"I think I found the place where they built the smoky fire. It's a pit in the middle of a small plaza. I scooped out some of the dust, and can see blackened sides, maybe even some charcoal."
"The smoke Nosta saw."
"Yeah. As things got worse and worse, I bet the people became frustrated and angry, so they burned stuff." Boro was silent for a long moment as he gathered his courage. "Rini?"
"I'm worried about something. I'm down to about half an hour of air. I was hoping I could let the girls finish what they were doing, but I'm starting to get a little scared."
"Want me to teach you how to change that half hour into an hour?"
"First you have to let go of that fear -- it will only make you breathe faster and waste air ..."
"I've tried everything!" Sata nearly screamed, red-faced. "It's not sine or cosine, tangent doesn't work, and forget the reciprocal functions!"
"Secant or cosecant?" Mati asked in a timid voice.
"You're worried about Boro, aren't you?"
Sata burst into tears again. "He's down to ... about a quarter hour of air ... and I wanted to have some beautiful crystals to show him. And I wanted to show him ... that I could be in command and not mess up!"
Mati wrapped her arms around her friend as best she could. Eventually, Sata relaxed and started wiping her tears on her sleeve.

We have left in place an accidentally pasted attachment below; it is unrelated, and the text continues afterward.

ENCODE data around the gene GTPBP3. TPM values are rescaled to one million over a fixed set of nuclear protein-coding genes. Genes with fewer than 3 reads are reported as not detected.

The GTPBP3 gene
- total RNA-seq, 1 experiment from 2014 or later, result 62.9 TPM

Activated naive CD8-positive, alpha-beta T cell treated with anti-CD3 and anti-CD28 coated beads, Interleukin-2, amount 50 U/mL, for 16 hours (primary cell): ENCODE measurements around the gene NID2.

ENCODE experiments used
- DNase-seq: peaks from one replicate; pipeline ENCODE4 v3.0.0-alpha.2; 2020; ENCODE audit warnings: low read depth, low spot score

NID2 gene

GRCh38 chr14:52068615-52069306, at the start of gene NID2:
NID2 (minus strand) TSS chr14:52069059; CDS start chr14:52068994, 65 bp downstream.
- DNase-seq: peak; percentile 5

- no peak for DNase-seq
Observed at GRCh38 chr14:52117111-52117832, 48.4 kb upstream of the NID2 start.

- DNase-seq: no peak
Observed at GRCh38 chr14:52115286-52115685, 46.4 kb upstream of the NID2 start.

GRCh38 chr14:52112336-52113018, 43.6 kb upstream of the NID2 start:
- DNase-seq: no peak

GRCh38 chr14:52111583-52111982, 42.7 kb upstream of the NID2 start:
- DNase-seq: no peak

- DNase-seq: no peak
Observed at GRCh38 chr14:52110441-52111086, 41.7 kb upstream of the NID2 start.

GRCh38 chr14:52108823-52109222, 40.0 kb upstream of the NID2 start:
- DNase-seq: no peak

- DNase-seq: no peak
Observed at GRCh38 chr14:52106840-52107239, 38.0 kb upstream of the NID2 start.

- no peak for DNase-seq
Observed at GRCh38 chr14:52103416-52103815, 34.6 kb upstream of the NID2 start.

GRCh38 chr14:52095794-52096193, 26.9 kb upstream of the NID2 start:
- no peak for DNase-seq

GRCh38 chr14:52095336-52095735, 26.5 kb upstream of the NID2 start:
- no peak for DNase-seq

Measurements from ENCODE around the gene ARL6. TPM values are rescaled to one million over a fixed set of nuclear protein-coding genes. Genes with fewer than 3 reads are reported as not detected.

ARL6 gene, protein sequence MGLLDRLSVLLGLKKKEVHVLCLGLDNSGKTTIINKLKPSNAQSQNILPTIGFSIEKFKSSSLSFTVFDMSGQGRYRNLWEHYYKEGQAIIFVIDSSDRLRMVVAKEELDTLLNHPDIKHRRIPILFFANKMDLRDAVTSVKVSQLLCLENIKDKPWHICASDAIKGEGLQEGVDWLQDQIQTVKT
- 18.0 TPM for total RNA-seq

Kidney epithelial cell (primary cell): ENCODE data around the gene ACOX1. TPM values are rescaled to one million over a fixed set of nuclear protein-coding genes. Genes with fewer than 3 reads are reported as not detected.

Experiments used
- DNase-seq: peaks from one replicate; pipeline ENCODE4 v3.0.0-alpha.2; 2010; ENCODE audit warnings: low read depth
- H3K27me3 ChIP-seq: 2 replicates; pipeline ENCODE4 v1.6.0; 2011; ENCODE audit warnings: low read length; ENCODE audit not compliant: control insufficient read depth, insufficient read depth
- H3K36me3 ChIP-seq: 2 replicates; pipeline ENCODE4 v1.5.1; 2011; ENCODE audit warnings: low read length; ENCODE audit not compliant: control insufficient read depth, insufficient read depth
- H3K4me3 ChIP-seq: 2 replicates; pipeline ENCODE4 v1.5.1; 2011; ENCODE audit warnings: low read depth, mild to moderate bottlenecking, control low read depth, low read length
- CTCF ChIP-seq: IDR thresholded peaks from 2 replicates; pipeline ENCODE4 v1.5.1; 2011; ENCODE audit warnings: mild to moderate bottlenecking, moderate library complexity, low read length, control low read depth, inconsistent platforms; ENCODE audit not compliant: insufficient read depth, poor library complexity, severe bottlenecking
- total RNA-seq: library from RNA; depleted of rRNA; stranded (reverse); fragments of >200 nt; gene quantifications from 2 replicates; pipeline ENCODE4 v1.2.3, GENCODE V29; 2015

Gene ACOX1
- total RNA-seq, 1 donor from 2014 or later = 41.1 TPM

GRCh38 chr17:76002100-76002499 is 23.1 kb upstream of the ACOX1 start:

Mati sat down at her own station. "Why don't you ask Manessa for help?"
Sata sniffled and pursed her lips in thought for a long moment. "I wanted to do it myself ... but I guess I should. Manessa, please analyze the problem on my screen and tell me which trigonometry function to use."
"Ilika asked me not to tell you."
Sata didn't start crying again. Instead, she became beet-red and looked ready to explode. "Manessa! Who is in command of this ship?"
"You are, Sata. Rini transferred command to you before leaving the ship."
"Am I in complete command of this ship?"
"Then why won't you answer my question!"
"I will answer your question, if you wish. All you have to do is override Ilika's request."
Sata's mouth opened, but no sound came out.
Mati was trying very hard to hold in a snicker, but a little bit escaped.
"What?" Sata snapped.